“King of Asset Protection” told client to diversify a rock-solid trust portfolio, but the money only ended up in the hands of Bernie Madoff and other high-risk managers.
Prominent Philadelphia real estate developer Daniel Keating III, known for building the city's convention center, has filed a lawsuit against high-powered law firm Duane Morris and two attorneys for malpractice and breach of contract.
Keating and his wife claim that they suffered "substantial losses" after the lawyers allegedly ignored their requests for conservative investment strategies and their money landed in a fund that fed victims to convicted Ponzi schemer Bernard Madoff instead.
In a recently filed lawsuit, they say that former Duane Morris attorney Stanley Joffe in particular was not only incompetent but irresponsible for advising them to move their money, and that Duane Morris shares the blame by failing to supervise him.
Defense lawyers argue that the Keatings picked the manager, which then picked Madoff feeder fund Plaza International Investments to run part of their money.
The Keatings’ trust was set up in Switzerland back in 2007 and run by Swiss custodians, trustees and investment managers.
Unfortunately, one of those investment managers, high-end Geneva firm Notz Stucki, got taken in by Madoff and his claims that his Ponzi scheme was actually safer than investing in the S&P 500.
Finding someone to blame
Somewhere along the line, due diligence evidently failed. The question is whether Joffe met his legal responsibilities.
The Keatings complaint alleges that Joffe suggested Notz Stucki as a potential manager for their trust.
According to their side of the story, the couple thought that Notz would be instructed to allocate the assets into conservative investments.
Instead, they discovered a few months later that nearly half of the sum was invested in risky equity and hedge fund investments, including feeder funds of Bernard L. Madoff Investment Securities.
Notz Stucki ended up handing Madoff $737 million in client funds, some of it from the Keatings, and losing it all.
“Dull but steady”...until the crash
After Madoff’s funds imploded back in 2008, they apologized but insisted that they did all the due diligence they could. To them, Madoff’s strategy looked anything but dangerous -- in fact, it looked “dull but steady.”
That, in turn, made it look like a suitable fit for a trust portfolio geared toward what the Keatings wanted: “ultra-conservative equity and alternative investments.”
“We all know that nobody had any reason to suspect Madoff,” says Kristen Simmons, a law partner at Las Vegas firm Oshins and Associates, LLC . “He had an impeccable reputation to that point, so nothing was unreasonable in that respect.”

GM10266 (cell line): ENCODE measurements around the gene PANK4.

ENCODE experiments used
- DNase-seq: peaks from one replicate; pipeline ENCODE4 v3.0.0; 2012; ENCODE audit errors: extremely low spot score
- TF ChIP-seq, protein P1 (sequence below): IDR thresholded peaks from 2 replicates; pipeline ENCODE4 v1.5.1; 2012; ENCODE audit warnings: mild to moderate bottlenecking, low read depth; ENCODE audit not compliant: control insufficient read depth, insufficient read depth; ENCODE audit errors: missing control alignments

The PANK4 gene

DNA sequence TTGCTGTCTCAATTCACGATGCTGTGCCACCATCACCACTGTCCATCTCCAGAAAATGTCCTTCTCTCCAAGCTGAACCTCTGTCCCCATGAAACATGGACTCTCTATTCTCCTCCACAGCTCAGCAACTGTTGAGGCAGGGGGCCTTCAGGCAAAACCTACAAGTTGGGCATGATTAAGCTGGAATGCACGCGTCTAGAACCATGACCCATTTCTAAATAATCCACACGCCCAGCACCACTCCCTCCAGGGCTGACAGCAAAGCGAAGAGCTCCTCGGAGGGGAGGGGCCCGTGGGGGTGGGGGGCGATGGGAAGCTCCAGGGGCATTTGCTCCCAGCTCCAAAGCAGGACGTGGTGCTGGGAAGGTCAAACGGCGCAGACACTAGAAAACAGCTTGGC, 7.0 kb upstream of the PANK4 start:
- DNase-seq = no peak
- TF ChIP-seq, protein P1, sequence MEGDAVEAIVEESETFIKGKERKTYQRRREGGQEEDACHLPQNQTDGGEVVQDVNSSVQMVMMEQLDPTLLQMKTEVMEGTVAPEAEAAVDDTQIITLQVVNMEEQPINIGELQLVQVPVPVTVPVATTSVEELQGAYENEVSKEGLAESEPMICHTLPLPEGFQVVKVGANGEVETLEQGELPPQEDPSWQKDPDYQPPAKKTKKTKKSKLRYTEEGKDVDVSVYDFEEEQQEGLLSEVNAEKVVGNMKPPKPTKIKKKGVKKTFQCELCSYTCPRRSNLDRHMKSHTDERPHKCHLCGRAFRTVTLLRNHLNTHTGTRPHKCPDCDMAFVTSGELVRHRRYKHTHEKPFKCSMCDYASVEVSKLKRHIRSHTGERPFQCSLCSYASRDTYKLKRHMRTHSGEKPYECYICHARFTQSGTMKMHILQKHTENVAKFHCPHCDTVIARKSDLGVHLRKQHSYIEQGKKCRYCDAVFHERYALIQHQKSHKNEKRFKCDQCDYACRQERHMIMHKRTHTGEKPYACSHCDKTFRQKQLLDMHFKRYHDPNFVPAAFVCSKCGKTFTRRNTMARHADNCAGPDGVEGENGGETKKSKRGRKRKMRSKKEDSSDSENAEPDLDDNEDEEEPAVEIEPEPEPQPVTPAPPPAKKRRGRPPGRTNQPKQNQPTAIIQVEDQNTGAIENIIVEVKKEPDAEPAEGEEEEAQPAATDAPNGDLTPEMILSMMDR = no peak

The Keatings aren’t even blaming Notz Stucki for getting taken in.
They blame Joffe for suggesting in the first place that they invest a sliver of their trust assets -- the official complaint doesn’t say exactly how much -- into those equities and alternative investments.
Because Madoff’s phony numbers were already baked into Notzi Stucki’s model portfolios, the reallocation looked okay on paper, so they made the switch, creating a second trust to hold the riskier assets.
Throughout this process, the Keatings claim they were focused on preserving their capital. Before their conversation with Joffe, their multi-million-dollar trust was invested 53% in cash and the rest in bonds.
A duty fulfilled, or outright malpractice?
The Keatings say that Joffe further contravened their orders by telling Notz Stucki to move about half of their assets out of cash -- in the name of diversification -- and into what they call “risky equity and hedge fund investments.”
They say Notz Stucki actually tried to give the money back “due to tax issues,” but Joffe forced the firm to take the account.
“If the attorneys didn't do as instructed, there very well might be some valid claims,” Kristen Simmons notes.
But after the papers were signed, Simmons says, Joffe wasn’t officially a trustee, trust protector or manager of the funds, and so his responsibility could have stopped there -- provided, of course, he acted in good faith in the first place.
“It is ultimately up to a client or the trustee to make the investment decisions of the trust,” she explains.
“Without additional facts, the general rule is that the investments of the trust are not the responsibility of the law firm and attorney who drafted the trust documents.”
Joffe definitely wasn’t the one visiting Madoff’s offices or checking his statements, so he might well have thought his responsibilities to monitor the account ended at that point.
And since health problems kept him away from the office for the next few months, he likely had other things in mind. By June 2008, he was gone -- terminated, the Keatings say, for incompetence.
His clients were transferred to colleague Stanley Barg, who apparently wasn’t terribly responsive and who is also named as a defendant in the lawsuit.
Whether Joffe deliberately went against the Keatings’ investment priorities when he suggested the new allocation -- in the name of diversification, their complaint says -- will come out in court if the parties don’t settle first.
Scott Martin, senior editor, The Trust Advisor Blog. Steven Maimes contributed to the editing and the research.